OLYMPIA—In an effort to resolve conflicts over the redrawing Washington's political boundaries, the State Redistricting Commission is scheduling weekly meetings and splitting up into “bipartisan” subcommittees.
At their monthly meeting Tuesday, commissioners acknowledged they are far apart on plans for legislative and congressional boundaries. Legislative maps proposed last month by the commission's two Republican members have major differences from the maps proposed by the two Democratic members.
And they're running out of time. State law requires at least three members of the commission agree to plans to be submitted to the Legislature by January.
All four agreed to a plan by Commissioner Tom Huff to split into bipartisan teams of one Republican and one Democratic appointee and try to come up with acceptable legislative boundaries for different regions of the state. Slade Gorton, the Senate Republicans' appointee, will work with Tim Ceis, the Senate Democrats' pick; Huff, the House Republicans' appointee will work with Dean Foster, the House Democrats' pick.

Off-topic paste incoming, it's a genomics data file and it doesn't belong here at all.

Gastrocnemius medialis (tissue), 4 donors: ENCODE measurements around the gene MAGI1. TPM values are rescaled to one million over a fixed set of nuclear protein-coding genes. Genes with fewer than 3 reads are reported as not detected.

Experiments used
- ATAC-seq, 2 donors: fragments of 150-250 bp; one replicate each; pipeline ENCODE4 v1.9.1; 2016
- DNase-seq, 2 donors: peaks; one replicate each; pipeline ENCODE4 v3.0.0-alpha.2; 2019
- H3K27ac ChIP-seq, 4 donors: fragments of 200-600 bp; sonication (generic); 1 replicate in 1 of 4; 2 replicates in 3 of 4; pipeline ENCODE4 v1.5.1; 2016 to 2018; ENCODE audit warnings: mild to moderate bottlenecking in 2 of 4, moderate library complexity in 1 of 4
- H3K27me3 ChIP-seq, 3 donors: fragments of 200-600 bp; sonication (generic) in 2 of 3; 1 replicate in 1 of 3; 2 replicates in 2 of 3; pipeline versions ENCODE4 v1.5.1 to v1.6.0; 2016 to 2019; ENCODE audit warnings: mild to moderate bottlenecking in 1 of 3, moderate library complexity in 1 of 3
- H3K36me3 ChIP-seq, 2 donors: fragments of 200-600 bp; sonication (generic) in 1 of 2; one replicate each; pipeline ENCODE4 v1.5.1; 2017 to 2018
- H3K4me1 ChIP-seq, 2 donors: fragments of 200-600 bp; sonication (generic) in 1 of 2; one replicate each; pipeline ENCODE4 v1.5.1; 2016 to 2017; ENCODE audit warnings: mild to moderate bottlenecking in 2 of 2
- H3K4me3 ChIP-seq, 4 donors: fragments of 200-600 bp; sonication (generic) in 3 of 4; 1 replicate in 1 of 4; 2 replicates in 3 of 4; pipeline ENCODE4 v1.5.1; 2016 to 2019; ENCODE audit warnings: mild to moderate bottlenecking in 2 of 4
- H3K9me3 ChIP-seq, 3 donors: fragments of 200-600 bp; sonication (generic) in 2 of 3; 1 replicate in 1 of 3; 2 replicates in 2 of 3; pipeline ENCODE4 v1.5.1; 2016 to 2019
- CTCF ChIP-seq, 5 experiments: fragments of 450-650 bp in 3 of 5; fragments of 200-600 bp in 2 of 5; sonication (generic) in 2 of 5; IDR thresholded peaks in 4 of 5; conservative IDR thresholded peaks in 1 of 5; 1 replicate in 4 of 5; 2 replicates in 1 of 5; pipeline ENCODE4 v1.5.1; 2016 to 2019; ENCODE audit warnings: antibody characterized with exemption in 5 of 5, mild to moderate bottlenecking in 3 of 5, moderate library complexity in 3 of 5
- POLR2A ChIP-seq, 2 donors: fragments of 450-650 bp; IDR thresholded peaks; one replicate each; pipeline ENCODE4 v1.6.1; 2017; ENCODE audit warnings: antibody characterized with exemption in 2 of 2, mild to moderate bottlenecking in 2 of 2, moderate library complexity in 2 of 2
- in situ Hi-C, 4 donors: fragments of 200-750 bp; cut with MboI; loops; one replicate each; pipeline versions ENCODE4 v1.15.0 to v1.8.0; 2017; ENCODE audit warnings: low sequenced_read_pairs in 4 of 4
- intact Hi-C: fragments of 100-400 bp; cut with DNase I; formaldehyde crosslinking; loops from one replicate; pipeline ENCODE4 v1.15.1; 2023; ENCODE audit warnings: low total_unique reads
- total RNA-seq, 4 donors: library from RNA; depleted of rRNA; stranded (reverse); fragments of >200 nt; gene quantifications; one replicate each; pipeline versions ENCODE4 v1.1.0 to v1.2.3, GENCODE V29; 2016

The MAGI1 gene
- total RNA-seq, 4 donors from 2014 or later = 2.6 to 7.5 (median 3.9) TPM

They'll start with the West Side, one group starting from the north and the other from the southwest and try rework boundaries for those legislative districts. Then they'll move on to other regions in Central and Eastern Washington. The legislative maps proposed last month have significant differences for Spokane and some southeast counties. (Click here to read a previous post on how the different plans affect Spokane and surrounding areas.)
“I don't think I'd liked to be here at Christmas time,” Huff said.
But that will likely require meetings at least once a week, and more often if they reach some decisions on different regions. Under state law, the commission can meet with as little as 24 hours notice.
By meeting into December, however, the commission could run into logistical problems. On Nov. 28, the Legislature is scheduled to begin a special session to discuss budget problems. There may be competition for the hearing room the commission uses in the Senate office building that allows its meetings to be broadcast on TVW.
Foster said he wasn't too worried about scheduling problems: “The Legislature may be pretty accommodating to us.”